I rented Unfriended through Redbox and saw it with a date, and I'll give it kudos that we did not turn it off and even talked about it afterward. I can't in all good faith call it a good film, but it was the first of its kind that I had seen and I merely tolerated it. Unfortunately it fell into a lot of issues that start and end with the characters/actors, and the teeny-bopper horror elements that leave you laughing and eye-rolling almost as if they intentionally wrote and directed it that way made it extremely mediocre, forgettable, and worst of all passable. What seemed like it was serving its style as nothing more than a cheap gimmick, I easily would only rate it a 4/10, but I was on board as I watched it and it did not turn me away from seeing a sequel.
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I didn't know anything about this sequel going into it, never mind the fact that I didn't even know it was a film until yesterday evening. But when the pre-screening invite fell into my lap, I bit the bullet and hoped for the best even though I planned for the worst. Needless to say, this was a pleasant surprise. Before I go on, I'm also going to strongly advise that you avoid the trailer at all costs for four reasons:
1) It spoils a lot of events (though leaves out the main overall plot of the film, which was nice).
2) It misinforms the audience of what kind of film it is (treats it like a pure horror when it is more of a thriller/suspense flick).
3) It edits a lot of items on the screencast that do not occur in a similar way in the actual movie, even down to colors and sound effects that are used.
4) It makes it look really bad.
I saw the trailer AFTER seeing the film by the way, and I'm glad that I did. I would have passed up this pre-screening if I saw that horrible trailer, and I would've felt like I've seen the entire film if so as well (yes, it does reveal several plot points).
I totally understand why this film has the 'Unfriended' tag: it's a found footage screencasting film where an anonymous user intrudes a Skype group chat, and torments them as a result of their mishaps bestowed onto said user. This is where the premise similarities end, though. This isn't only not a story continuation of the first film in any way (you can watch this without watching that and you won't lose a single beat), but this also does not have a supernatural element, and although Facebook may be one of the applications in the film it has nothing to do with unfriending somebody through it. Granted, I understand the name can take on multiple meanings in which case I can easily find one for it through this film, and if it just had the title The Dark Web, people would hark on it for being "too similar to Unfriended," so they were stuck. This can either help or hurt the film because I know a lot of people who won't see this on the name alone, but you may be mistaken by passing it up.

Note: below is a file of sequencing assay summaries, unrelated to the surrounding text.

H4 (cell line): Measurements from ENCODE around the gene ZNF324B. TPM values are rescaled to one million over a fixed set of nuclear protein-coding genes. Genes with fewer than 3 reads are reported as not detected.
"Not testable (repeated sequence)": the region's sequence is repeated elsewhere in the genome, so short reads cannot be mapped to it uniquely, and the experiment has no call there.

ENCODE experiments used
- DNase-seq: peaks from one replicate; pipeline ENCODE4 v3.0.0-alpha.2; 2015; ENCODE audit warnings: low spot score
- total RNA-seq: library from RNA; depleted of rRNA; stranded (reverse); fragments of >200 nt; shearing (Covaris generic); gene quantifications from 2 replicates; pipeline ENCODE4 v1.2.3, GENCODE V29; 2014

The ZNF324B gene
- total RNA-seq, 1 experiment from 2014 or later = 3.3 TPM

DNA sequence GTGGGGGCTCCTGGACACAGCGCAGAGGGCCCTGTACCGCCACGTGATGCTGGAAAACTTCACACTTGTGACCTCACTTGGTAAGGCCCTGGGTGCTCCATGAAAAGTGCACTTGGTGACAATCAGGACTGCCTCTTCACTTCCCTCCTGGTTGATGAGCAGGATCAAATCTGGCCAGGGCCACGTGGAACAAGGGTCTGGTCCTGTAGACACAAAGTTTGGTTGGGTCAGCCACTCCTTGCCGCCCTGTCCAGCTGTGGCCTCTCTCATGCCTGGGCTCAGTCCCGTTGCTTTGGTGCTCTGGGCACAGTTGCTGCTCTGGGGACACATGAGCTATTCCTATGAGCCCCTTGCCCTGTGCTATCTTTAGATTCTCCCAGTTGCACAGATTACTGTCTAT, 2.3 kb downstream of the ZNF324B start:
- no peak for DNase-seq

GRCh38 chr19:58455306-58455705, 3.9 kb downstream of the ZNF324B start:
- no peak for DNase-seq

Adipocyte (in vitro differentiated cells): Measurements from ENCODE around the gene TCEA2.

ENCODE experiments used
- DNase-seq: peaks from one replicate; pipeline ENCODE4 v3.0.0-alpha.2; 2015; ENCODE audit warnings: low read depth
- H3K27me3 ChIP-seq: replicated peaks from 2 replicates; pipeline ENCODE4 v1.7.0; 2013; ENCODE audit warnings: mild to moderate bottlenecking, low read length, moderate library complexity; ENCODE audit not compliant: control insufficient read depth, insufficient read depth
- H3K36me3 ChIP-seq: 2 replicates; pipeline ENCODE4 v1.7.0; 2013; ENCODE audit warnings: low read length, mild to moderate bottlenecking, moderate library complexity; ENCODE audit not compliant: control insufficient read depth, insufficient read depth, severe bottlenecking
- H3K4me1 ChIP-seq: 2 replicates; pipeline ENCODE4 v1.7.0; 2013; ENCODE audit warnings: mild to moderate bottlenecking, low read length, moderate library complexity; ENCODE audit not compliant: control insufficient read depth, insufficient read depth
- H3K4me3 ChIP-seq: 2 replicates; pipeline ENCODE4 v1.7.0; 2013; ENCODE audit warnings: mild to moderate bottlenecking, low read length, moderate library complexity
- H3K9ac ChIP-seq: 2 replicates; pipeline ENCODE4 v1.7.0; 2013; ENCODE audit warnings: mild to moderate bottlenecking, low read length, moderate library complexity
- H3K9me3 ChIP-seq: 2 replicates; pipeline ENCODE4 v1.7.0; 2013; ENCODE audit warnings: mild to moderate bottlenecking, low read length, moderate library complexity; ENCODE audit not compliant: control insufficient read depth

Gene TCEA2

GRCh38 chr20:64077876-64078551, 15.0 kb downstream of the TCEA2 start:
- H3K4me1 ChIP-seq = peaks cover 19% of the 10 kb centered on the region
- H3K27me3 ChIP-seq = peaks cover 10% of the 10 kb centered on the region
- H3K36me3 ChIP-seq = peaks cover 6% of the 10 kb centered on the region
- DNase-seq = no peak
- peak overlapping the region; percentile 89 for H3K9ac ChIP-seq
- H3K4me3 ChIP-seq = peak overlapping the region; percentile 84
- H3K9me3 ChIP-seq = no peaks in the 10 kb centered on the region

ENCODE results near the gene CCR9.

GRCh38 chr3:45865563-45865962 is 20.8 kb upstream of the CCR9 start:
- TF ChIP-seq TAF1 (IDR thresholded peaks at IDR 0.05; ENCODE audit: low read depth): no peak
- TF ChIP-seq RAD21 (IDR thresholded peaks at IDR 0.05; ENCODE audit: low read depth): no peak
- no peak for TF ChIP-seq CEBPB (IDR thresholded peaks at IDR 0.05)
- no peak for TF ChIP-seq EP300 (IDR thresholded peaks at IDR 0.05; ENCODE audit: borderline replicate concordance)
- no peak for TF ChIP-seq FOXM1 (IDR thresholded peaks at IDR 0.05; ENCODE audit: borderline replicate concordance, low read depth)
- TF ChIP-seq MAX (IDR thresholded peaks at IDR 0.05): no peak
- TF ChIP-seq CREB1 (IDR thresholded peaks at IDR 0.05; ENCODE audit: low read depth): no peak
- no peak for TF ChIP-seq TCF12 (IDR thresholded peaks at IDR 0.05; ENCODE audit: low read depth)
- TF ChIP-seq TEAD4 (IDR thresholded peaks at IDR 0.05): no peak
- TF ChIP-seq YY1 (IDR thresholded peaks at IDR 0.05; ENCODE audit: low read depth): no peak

As I said before, this isn't bogged down with anything supernatural. That's not to say it's the most realistic thing in the world either, but if you suspend enough disbelief you can feel that it has a lot more grounding to it. This is the first plus. There's nothing wrong with supernatural horror flicks, but the first film holds a strong stigma around Facebook that it just couldn't be taken seriously. At least they did it better than Friend Request, but that's still not saying much. This circumvents that completely. Everything involved is through the power of individuals, all of which seem to be very computer-savvy, but making that decision won me over significantly more. I'd say it teeters more toward the suspense/thriller genre than it does the horror genre, and for this that can only be a good thing. Just don't expect anything scary so to speak, though there are a couple of disturbing ideas that only strengthened the film's mystique.